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Interview with the Eos Guitar Quartet


The Eos Guitar Quartet, comprised of Michael Winkler, Julio Azcano, Marcel Ege, and David Sautter, has carved a distinctive niche in the realm of chamber music through their diverse repertoire, spanning Spanish, Swiss, and Latin American genres, classical transcriptions, and beyond. In this insightful interview, the quartet reflects on their three-decade journey, citing projects like “El círculo mágico” with Flamencos en route and “A Tribute to Frank Zappa” as notable highlights. Their success, they assert, stems from an unwavering passion for music, a commitment to innovation, and an openness to exploration beyond conventional guitar literature. The quartet emphasizes the significance of perseverance and acknowledges the invaluable energy derived from audience feedback.

A pivotal moment for the ensemble occurred in 1992 when they played Boccherini’s Fandango before an audience of 50,000 alongside Eric Clapton and Elton John. Marcel Ege recounts the unique experience, detailing the fortuitous circumstances that led to their participation in the event, demonstrating the quartet’s versatility in captivating large audiences with their classical repertoire. The interview then delves into their latest project, “El alma de Paco,” a tribute to the late Paco de Lucía, featuring compositions from revered artists like Leo Brouwer and John McLaughlin. Marcel Ege discusses the inspiration behind the project and the profound impact of collaborating with composers intimately acquainted with Paco de Lucía.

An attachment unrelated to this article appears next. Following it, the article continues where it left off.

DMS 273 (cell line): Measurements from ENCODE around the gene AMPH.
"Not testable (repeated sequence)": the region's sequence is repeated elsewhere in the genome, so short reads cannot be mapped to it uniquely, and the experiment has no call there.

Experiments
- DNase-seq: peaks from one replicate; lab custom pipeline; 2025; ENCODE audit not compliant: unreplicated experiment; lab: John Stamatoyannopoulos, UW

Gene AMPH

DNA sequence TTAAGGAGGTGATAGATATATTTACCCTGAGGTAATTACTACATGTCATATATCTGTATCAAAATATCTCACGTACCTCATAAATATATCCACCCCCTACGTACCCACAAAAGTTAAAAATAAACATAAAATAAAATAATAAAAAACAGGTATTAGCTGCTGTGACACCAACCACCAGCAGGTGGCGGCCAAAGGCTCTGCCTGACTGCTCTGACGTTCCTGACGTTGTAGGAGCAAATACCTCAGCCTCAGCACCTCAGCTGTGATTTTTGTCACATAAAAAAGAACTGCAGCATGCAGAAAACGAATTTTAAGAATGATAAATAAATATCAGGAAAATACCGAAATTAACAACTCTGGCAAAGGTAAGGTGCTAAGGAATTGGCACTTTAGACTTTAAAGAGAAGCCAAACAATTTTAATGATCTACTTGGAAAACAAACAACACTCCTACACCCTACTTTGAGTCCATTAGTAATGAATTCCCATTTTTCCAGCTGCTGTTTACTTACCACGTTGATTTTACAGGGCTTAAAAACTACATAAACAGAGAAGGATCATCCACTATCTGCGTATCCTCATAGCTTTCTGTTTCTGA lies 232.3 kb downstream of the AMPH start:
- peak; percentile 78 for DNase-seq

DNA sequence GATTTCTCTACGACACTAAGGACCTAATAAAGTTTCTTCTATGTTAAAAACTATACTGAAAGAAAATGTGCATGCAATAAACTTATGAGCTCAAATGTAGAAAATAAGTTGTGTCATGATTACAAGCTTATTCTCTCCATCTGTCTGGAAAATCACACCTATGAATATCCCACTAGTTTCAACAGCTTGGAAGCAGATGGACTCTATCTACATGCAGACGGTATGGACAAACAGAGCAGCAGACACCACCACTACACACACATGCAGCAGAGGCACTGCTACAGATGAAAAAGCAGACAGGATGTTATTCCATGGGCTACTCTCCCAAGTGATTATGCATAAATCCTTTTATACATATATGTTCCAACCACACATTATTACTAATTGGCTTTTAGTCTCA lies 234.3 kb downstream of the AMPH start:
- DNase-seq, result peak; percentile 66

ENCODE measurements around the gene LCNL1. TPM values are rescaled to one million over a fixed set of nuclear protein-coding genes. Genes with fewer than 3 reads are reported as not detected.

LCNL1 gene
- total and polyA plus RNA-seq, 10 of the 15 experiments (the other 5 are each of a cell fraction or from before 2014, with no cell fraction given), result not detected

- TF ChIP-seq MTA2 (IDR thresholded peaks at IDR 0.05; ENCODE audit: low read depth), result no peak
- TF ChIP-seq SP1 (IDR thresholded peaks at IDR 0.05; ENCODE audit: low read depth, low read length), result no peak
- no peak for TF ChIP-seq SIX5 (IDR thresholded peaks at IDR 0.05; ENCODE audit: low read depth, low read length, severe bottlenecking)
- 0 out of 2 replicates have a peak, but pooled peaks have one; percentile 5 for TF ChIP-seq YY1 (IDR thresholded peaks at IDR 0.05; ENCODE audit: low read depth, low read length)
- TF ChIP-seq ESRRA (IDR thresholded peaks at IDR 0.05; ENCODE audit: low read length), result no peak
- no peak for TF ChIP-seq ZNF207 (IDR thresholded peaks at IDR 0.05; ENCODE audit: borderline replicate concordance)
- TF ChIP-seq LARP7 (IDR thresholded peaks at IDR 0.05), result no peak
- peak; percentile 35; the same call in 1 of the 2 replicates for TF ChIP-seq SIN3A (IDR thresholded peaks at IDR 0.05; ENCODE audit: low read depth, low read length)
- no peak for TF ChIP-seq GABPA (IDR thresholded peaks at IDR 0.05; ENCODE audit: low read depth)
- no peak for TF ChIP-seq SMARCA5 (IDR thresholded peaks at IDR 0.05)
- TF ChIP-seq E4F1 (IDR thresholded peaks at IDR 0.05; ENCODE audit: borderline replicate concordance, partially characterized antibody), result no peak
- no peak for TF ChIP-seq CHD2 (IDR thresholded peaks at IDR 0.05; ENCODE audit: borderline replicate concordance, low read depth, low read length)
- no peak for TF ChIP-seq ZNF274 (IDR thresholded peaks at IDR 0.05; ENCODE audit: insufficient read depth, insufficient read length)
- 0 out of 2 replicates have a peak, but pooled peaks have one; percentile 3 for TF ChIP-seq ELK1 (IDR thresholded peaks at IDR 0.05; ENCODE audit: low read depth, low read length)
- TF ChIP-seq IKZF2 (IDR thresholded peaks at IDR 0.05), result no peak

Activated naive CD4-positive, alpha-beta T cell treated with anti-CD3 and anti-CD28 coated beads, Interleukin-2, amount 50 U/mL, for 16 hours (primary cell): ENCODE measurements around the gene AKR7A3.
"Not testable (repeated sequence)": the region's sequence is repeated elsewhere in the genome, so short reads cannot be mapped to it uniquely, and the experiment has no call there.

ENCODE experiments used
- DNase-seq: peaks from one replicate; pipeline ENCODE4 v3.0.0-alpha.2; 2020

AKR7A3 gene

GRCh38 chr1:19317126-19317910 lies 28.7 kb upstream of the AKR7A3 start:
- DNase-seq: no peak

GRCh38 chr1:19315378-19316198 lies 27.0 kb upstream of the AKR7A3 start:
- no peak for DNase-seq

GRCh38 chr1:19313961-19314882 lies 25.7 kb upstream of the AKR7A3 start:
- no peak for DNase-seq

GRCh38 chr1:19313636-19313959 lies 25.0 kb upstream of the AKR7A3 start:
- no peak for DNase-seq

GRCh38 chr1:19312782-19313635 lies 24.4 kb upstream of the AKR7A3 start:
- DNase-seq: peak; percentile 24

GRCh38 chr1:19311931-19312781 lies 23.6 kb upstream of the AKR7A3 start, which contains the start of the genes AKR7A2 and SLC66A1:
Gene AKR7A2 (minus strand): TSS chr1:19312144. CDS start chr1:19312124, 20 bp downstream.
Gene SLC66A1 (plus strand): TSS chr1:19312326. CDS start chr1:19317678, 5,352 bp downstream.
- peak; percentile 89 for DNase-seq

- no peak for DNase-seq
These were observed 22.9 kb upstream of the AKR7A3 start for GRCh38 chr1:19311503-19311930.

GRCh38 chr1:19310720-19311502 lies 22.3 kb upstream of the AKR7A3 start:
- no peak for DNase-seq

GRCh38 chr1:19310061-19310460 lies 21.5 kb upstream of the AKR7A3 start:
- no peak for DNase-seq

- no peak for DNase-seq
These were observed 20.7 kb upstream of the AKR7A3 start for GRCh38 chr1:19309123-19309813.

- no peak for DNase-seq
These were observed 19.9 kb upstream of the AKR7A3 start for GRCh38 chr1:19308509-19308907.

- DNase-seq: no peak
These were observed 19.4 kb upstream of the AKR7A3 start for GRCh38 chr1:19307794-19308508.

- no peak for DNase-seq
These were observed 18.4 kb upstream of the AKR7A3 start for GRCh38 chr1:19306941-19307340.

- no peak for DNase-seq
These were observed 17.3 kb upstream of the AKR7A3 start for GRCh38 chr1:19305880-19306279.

The quartet’s collaboration with flamenco singer Carmen Linares on the piece “Aixa, Fátima y Marién” is explored by David Sautter. The composition, inspired by a Spanish folk song collected by Federico García Lorca, is described as a unique fusion of baroque elements and flamenco rhythms. The quartet’s dynamic interplay with Carmen Linares elevates the piece, offering a distinctive dimension to their repertoire. Looking towards the future, the quartet shares their plans, including sifting through accumulated compositions and scores to curate new material for upcoming concerts.

In concluding advice for young guitarists interested in chamber music, Julio Azcano underscores the importance of exploring various musical styles, advocating for a holistic approach that extends beyond perfect score reproduction. He encourages young musicians to engage in spontaneous reactions, communication with peers, and experimentation with different styles and periods. This advice reflects the quartet’s own ethos of pushing boundaries and embracing the richness of diverse musical expressions in the realm of chamber music.

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ISSN: 2792-8349

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International Journal of Music